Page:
During deliberation on the budget resolution, it has been the policy of the Budget Committee to use as a starting point the baseline data prepared by CBO. The Budget Committee then develops and marks up the budget resolution before reporting it to the full House. In marking up the budget resolution, the Budget Committee first considers budget aggregates, functional categories, and other appropriate matter, allowing the offering of amendments. Since the budget resolution is a concurrent resolution, once the House and Senate each adopt their version of the budget resolution, they typically agree to go to conference to reconcile the differences between the two versions.
Members of the Budget Committee represent the House in these inter-chamber negotiations. Upon agreement on a conference report, a joint explanatory statement is written to accompany the story. Budget decisions sometimes include reconciliation instructions that instruct committees to develop legislation that will change current revenue or direct spending laws to conform to policies established in the budget resolution. The Budget Committee can choose to include this in the budget resolution that they report to the full chamber.
If the adopted budget resolution does include reconciliation instructions, committees respond by drafting legislative language to meet their specified targets. If only a single committee is instructed to recommend reconciliation changes, then those changes are reported directly to the chamber without packaging by the Budget Committee.
The Budget Committee is not permitted to revise the reconciliation legislation substantively as recommended by the instructed committees, even if a committee’s recommendations do not reach the dollar levels in the reconciliation instructions included in the budget resolution.
Since 1995, House Rules have provided that the Budget Committee shall have jurisdiction over the budget process. Includes studying on a continuing basis proposals to improve or reform the budget process, including both single and comprehensive changes to the budget process. These rule changes can be proposed as a provision in the budget resolution, or as a separate measure. When considering budget reform, the Budget Committee may create a task force to research potential change issues. The Budget Act expressly provides that a budget resolution reported from the Budget Committee that includes any matter or procedure that would change any rule of the House would trigger a referral to the House Rules Committee.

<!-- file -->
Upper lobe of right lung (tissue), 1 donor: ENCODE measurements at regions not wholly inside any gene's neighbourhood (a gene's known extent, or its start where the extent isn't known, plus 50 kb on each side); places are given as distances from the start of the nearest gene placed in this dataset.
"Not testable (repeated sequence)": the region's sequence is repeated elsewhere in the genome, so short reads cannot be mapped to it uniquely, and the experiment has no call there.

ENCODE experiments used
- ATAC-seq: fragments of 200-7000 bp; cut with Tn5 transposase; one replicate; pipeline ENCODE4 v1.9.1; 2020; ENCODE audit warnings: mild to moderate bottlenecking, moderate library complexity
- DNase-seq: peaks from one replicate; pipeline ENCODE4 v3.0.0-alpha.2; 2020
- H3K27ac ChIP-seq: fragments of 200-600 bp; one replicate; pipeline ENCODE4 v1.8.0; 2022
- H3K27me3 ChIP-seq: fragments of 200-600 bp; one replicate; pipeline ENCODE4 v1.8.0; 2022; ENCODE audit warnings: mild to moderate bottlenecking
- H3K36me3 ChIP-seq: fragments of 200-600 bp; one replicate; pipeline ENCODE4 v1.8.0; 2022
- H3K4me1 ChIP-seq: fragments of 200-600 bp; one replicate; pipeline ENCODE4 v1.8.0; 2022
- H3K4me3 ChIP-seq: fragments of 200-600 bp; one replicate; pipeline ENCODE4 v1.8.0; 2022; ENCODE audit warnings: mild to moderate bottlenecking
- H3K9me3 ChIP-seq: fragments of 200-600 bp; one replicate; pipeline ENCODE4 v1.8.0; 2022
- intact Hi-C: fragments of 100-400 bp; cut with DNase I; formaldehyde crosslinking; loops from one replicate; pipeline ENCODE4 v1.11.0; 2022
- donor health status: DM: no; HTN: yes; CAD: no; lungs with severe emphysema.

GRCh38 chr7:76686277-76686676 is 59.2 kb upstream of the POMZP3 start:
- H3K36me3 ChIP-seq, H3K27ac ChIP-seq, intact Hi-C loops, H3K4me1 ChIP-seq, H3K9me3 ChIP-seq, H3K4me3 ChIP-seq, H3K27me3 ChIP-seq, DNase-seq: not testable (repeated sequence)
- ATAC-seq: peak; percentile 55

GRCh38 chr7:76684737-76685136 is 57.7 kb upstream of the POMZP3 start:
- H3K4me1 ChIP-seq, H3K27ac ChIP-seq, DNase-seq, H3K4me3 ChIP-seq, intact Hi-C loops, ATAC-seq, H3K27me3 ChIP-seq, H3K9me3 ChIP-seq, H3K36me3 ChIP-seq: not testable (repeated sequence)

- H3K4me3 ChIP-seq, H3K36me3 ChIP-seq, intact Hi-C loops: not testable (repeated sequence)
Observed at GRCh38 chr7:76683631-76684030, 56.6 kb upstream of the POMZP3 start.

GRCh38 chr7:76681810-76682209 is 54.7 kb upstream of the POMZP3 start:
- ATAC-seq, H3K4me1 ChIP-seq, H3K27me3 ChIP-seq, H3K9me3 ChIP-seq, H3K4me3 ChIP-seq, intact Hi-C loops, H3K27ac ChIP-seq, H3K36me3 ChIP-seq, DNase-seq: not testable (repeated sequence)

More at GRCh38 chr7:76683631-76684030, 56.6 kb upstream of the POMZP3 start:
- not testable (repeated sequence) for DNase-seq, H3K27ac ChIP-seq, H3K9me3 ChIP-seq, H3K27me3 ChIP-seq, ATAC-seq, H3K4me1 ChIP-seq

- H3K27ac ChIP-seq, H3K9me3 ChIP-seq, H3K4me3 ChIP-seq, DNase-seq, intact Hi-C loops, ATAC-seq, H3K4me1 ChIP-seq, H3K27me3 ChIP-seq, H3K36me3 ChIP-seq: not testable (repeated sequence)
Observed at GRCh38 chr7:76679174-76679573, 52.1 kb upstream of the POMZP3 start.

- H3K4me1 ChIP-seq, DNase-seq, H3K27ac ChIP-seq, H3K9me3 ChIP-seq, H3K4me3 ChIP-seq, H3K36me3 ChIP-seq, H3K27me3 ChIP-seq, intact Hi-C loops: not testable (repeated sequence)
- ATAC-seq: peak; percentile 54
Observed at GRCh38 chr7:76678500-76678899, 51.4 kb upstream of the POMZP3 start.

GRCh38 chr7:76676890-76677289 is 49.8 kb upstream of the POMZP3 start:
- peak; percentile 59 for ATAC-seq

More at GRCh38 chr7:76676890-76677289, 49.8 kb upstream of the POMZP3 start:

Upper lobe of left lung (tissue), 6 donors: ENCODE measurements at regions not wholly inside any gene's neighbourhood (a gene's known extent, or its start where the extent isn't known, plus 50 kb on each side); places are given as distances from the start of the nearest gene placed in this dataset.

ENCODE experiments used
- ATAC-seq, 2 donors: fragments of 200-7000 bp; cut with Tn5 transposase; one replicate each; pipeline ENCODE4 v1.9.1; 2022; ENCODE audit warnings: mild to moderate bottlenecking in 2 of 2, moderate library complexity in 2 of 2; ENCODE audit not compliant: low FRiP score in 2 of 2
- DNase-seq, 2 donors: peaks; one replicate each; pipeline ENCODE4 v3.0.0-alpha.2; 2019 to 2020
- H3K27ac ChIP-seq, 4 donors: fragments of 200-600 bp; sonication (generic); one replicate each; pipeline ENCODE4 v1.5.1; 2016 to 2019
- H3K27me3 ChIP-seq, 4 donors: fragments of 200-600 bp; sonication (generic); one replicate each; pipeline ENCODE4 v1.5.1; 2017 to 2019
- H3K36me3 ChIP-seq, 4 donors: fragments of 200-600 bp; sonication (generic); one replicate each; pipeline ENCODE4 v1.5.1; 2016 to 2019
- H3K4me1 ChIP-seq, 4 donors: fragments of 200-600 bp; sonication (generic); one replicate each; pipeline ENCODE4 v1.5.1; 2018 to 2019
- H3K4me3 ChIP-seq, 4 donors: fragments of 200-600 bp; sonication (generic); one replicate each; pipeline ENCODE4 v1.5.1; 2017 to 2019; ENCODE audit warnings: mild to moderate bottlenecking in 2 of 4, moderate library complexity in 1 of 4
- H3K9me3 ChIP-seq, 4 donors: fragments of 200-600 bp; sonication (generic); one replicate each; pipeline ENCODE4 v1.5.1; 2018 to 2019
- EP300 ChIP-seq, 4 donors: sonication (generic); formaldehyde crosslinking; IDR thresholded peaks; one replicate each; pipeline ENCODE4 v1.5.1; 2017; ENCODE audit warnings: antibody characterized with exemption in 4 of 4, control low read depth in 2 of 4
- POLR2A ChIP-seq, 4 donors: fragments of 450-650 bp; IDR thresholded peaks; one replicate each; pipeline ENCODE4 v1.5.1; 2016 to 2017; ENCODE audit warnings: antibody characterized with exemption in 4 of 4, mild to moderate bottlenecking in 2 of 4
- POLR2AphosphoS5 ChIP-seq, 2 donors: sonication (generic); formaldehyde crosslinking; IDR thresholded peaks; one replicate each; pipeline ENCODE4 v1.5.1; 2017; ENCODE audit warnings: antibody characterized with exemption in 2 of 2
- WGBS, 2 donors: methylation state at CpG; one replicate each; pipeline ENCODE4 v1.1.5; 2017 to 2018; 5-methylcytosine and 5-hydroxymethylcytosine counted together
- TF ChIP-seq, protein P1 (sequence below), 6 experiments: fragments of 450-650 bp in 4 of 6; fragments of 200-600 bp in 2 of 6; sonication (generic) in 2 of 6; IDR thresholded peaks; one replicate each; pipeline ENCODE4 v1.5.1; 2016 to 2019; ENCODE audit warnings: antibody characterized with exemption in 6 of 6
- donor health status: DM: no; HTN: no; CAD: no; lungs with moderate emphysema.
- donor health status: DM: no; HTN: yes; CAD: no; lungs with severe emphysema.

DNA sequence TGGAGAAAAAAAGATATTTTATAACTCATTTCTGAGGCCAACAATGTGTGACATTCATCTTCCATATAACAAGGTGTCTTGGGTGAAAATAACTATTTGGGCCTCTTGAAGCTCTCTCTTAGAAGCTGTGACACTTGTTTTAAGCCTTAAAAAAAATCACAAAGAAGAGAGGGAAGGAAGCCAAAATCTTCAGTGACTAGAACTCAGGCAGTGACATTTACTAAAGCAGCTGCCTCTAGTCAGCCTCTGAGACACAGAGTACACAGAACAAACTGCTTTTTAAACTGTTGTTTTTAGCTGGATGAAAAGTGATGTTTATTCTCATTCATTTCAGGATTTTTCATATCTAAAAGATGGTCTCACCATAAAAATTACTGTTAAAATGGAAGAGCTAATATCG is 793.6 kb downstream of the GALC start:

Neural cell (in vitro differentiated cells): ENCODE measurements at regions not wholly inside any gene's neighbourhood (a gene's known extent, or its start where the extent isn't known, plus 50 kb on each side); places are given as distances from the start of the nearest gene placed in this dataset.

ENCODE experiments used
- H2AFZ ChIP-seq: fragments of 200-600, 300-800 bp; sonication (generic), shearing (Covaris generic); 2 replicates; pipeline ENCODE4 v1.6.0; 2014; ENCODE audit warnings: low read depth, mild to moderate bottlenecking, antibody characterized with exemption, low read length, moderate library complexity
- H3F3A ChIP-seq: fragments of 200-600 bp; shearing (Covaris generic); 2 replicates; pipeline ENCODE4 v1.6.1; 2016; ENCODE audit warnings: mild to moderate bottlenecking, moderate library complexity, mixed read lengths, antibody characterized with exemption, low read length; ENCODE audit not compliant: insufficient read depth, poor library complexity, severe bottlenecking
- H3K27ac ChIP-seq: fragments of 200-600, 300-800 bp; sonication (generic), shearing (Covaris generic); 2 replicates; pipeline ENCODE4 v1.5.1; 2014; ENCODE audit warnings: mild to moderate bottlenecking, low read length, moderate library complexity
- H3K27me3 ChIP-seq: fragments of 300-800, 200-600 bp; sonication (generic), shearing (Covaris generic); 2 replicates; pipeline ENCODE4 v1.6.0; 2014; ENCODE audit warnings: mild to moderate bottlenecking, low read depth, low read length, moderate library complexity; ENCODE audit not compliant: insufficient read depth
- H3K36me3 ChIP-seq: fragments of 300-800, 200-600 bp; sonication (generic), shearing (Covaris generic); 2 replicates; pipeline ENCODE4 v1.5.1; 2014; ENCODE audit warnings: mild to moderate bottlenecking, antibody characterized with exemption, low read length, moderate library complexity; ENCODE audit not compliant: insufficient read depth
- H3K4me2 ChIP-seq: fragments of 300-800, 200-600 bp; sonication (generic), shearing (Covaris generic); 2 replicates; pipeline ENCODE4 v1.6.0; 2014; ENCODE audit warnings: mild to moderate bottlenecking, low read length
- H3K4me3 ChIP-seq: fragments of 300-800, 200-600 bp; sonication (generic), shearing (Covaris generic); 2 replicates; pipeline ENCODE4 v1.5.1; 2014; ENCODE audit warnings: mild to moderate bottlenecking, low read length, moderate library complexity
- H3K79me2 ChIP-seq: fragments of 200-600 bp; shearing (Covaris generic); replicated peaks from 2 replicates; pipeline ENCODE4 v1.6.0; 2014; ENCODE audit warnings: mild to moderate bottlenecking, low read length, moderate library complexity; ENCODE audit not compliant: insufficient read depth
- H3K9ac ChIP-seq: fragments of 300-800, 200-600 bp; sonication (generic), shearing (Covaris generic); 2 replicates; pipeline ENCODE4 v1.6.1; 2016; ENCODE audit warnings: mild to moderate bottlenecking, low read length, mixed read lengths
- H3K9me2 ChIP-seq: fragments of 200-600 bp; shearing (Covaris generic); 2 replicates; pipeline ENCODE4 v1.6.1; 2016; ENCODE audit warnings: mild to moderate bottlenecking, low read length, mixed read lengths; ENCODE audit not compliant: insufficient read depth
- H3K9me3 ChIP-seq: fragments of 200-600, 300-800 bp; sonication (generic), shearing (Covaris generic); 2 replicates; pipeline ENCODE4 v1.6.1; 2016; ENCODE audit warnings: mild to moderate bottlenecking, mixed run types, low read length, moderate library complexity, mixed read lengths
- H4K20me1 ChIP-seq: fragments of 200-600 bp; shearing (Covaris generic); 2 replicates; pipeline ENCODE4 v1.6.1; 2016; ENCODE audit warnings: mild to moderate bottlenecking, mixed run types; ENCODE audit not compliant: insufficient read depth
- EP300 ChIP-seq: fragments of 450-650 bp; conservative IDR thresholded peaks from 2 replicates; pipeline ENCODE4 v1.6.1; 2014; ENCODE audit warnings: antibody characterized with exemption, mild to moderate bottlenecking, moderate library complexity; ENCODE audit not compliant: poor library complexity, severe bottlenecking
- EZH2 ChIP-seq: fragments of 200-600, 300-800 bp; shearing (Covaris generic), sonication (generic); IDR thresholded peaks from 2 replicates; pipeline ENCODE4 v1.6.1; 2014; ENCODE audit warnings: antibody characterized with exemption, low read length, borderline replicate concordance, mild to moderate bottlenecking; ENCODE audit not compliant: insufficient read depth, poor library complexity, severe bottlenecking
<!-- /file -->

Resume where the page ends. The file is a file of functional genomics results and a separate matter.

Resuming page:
In addition to creating the House and Senate Budget Committees, the Budget Act also established the CBO. House rules state that the Budget Committee shall be responsible for oversight of the CBO. Specifically, the rules state that the Committee shall review on a continuing basis the conduct by the CBO of its functions and duties. This oversight can include hearings at which CBO’s practices examined.
The Budget Committee also plays a role in the selection of the Director of CBO. The Budget Act states that both the Speaker of the House and the President pro tempore of the Senate shall appoint the Director of the CBO after receiving recommendations from the House and Senate Budget Committees.
The Budget Act also allows for further revisions to the budget resolution. The Budget Committee is responsible for making summary budget scorekeeping reports available to the Members of the House on at least a monthly basis. Scorekeeping is the process of measuring the budgetary effects of pending and enacted legislation against the levels recommended in the budget resolution to determine if proposed changes would violate the standards outlined in the budget resolution. If a Member raises a point of order that law or an amendment considered on the floor violates fiscal limits, the Parliamentarian focuses on the estimates provided by the Budget Committee in the form of scorekeeping reports to advise the presiding officer regarding whether the legislative matter is out of order.